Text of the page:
Chapter 2012: Hal

When I read this race media tweet, live, I thought about Western States 2009:  “AJW editorial alert: I’ve seen Hal win at WS and AC (twice each) and this looks eerily similar #watchoutforkarlanddiana‬ #HR100.‬

That came across 50 to 60 miles into the 2012 Hardrock 100.  At first I thought, Nahhh.  Jones catches him at mile 80.  Right?  Hal has a ton of game, but RR, Javelina, WS100. . . this is HR and I thought Meltzer might be the legend that comes-up big here.  But AJW was right.  The story had changed.  Something dramatic was happening.  And AJW would know.  After that editorial floated across the interwebs, I slowly but surely started to sense a similar design.  In 2009, Hal was running really well.  I actually traded greetings with the ultra legend at The World of Hurt 50k in October 2008.  He won that in the company of Ian Torrance, Scott Jurek, and Josh Brimhall (if my memory serves me).  Pretty cool to meet him and Jurek (with whom I traded greetings in the bathroom).  Hal would go on in 2009 to make a memorable move at WS100 that, as AJW was pointing-out, seemed quite similar to this move he was making in last weekend’s monster mountain ultra marathon in Silverton, CO.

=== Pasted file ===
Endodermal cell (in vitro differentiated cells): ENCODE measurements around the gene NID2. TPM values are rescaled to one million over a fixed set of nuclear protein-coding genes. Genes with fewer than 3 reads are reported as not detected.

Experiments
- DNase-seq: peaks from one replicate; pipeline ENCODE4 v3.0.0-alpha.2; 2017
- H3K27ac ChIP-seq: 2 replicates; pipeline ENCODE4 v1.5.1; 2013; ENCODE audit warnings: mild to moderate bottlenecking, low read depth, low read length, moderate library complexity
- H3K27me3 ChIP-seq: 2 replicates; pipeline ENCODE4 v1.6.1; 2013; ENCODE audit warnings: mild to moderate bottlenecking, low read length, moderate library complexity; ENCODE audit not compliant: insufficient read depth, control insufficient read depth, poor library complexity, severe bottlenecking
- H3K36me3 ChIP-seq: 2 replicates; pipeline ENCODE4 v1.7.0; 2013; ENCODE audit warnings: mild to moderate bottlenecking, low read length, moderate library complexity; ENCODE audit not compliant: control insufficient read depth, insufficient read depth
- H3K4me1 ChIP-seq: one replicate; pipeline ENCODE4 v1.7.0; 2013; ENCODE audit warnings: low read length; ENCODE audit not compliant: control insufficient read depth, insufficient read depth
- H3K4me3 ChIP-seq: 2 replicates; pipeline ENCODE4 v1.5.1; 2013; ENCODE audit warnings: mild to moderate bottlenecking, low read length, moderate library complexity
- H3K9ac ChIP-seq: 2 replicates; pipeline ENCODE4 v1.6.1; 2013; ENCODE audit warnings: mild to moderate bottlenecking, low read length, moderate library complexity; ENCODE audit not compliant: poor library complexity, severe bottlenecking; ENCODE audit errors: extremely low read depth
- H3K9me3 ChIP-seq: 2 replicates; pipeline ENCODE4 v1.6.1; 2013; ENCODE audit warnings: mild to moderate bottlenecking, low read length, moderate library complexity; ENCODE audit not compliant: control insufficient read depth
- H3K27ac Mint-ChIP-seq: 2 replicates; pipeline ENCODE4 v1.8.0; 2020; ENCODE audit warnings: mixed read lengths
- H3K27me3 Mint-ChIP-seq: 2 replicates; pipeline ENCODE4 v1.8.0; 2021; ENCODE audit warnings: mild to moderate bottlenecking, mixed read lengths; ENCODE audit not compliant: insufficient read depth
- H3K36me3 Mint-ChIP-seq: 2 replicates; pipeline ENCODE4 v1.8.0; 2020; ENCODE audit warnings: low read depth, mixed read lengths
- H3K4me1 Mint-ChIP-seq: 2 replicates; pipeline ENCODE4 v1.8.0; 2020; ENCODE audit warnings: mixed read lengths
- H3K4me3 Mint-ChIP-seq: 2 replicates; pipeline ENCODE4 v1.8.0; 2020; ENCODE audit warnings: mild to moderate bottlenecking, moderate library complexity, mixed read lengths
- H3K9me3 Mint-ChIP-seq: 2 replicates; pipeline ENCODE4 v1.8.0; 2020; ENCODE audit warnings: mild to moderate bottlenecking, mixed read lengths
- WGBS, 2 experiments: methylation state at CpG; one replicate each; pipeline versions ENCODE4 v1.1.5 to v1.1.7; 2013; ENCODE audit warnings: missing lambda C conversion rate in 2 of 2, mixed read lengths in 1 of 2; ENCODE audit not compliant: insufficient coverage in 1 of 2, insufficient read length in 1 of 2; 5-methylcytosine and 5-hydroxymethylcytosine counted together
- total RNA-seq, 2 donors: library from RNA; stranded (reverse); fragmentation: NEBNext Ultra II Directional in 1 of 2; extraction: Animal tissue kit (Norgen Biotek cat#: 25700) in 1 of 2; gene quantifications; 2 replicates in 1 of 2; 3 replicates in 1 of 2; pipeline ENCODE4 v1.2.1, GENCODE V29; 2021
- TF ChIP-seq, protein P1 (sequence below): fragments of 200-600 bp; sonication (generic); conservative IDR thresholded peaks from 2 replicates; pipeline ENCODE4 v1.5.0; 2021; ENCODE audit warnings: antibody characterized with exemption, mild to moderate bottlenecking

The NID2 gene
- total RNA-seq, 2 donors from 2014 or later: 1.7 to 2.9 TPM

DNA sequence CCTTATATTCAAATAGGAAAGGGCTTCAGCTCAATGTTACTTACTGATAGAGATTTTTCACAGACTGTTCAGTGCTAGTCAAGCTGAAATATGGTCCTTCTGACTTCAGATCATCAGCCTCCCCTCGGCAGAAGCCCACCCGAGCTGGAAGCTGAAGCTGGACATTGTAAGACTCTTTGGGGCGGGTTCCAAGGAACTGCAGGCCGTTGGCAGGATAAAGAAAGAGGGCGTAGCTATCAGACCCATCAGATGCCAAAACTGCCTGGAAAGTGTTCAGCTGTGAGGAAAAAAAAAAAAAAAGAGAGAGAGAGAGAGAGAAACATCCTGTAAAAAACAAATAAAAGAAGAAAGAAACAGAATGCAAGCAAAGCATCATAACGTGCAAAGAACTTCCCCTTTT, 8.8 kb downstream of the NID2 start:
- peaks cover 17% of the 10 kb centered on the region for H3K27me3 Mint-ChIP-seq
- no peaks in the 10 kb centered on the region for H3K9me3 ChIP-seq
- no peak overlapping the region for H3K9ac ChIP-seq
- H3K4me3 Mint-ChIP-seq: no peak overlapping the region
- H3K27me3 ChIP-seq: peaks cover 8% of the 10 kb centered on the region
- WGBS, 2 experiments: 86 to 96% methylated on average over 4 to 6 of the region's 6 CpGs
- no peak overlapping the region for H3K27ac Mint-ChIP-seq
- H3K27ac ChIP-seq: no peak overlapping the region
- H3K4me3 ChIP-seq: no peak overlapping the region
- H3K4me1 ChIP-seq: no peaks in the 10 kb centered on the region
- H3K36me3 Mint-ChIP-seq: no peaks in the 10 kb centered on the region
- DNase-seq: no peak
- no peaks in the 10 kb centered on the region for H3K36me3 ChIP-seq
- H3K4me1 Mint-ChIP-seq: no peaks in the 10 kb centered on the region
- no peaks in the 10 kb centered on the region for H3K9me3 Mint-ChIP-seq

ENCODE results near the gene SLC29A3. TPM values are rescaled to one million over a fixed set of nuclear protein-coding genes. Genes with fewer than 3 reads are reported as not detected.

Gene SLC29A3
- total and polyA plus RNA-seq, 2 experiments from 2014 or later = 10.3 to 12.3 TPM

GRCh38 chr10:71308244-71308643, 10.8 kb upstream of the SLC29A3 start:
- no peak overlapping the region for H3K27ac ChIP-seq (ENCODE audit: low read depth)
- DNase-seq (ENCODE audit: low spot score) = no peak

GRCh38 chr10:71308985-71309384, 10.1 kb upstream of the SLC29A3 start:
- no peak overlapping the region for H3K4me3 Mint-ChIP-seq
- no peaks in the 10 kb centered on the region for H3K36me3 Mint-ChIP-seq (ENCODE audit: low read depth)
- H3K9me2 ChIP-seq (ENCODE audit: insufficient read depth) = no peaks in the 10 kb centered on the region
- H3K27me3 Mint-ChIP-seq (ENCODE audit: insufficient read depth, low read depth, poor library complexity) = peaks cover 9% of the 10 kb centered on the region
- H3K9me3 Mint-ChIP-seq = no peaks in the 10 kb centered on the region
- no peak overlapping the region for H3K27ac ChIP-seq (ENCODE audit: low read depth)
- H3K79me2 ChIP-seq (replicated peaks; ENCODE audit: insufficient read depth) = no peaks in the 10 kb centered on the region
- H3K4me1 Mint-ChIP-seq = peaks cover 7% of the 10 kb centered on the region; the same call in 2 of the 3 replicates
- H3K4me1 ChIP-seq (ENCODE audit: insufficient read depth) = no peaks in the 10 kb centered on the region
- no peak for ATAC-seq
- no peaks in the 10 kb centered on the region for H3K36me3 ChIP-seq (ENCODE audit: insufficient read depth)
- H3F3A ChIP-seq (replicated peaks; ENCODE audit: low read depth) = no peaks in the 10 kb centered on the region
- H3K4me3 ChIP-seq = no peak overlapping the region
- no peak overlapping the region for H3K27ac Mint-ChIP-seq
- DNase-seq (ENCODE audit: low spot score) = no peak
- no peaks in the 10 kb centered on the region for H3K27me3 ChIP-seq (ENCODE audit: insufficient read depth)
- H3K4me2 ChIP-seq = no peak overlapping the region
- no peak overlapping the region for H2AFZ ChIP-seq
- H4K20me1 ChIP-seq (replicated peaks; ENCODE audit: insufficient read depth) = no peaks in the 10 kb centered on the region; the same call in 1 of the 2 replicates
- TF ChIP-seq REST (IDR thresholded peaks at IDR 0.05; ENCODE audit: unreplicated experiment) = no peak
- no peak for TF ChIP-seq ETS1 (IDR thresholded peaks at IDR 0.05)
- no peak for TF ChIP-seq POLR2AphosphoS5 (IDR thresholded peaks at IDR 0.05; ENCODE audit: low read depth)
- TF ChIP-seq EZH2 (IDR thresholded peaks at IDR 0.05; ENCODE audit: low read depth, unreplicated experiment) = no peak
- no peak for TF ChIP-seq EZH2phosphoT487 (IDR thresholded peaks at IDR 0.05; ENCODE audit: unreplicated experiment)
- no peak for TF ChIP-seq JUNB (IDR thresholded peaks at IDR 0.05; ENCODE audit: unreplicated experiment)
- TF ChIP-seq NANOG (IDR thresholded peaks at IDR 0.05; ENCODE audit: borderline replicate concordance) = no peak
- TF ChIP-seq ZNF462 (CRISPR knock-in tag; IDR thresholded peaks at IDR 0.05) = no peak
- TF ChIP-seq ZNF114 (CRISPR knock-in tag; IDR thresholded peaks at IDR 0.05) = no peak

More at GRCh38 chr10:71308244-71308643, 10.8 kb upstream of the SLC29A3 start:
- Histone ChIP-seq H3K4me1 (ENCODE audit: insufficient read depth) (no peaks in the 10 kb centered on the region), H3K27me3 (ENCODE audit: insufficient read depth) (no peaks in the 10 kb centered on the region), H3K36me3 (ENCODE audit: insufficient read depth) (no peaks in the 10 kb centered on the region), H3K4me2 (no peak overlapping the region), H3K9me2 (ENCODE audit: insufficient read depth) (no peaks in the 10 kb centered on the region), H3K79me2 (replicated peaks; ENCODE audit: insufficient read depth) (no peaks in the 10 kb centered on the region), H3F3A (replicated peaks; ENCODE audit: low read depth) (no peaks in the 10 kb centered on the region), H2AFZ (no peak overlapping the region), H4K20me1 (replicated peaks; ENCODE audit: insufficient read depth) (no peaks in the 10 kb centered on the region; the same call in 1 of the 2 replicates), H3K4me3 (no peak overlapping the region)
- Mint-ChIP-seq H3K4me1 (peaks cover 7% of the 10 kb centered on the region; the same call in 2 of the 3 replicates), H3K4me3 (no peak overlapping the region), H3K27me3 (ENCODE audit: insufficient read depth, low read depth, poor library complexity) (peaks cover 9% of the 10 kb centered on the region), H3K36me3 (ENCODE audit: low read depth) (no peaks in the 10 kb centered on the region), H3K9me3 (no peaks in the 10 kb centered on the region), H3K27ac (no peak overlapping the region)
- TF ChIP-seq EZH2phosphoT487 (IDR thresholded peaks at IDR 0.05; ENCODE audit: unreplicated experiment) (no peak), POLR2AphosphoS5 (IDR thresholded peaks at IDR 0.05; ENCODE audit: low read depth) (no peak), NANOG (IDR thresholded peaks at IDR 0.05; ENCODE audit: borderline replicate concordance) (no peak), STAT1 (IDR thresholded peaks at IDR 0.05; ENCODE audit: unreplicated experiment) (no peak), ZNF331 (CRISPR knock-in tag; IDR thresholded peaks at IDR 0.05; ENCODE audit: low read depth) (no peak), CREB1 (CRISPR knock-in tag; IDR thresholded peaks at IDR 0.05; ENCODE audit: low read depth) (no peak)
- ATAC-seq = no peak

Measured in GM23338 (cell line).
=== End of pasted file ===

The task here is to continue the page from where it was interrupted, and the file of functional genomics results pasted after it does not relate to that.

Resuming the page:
Hardrock 100 2012 was, indeed, a bit of a flashback: I’m staring at my smart phone all day and into the night, unable to focus on anything more immediate or meaningful, my wife looking at me funny; and Hal Koerner blowing-up the joint, crashing the party. When I finally hit the hay, the race was pretty much over, though I was still half-expecting a late surge that might see Hal overtaken and someone like Dakota Jones win this long. ass. race.

Regardless of the outcome, it was a race for Jones to win and perhaps establish a new CR.  I tried to explain this in the previous article.  Jones, from what I can gather, is not showing-up to showcase his new shoe sponsor or use theses events as opportunities to train.  Although fairly light-hearted and quick with a keen sense of humor, he also comes across as a thoughtful business man.  Maybe in a bow-tie.